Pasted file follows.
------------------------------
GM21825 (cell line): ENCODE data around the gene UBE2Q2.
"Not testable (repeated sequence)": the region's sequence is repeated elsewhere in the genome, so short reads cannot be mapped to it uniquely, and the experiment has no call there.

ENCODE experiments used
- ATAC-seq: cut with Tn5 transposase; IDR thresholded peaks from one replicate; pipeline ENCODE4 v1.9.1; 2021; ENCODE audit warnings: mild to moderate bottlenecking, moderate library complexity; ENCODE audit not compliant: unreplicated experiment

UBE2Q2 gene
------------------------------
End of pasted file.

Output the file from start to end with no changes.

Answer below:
GM21825 (cell line): ENCODE data around the gene UBE2Q2.
"Not testable (repeated sequence)": the region's sequence is repeated elsewhere in the genome, so short reads cannot be mapped to it uniquely, and the experiment has no call there.

ENCODE experiments used
- ATAC-seq: cut with Tn5 transposase; IDR thresholded peaks from one replicate; pipeline ENCODE4 v1.9.1; 2021; ENCODE audit warnings: mild to moderate bottlenecking, moderate library complexity; ENCODE audit not compliant: unreplicated experiment

UBE2Q2 gene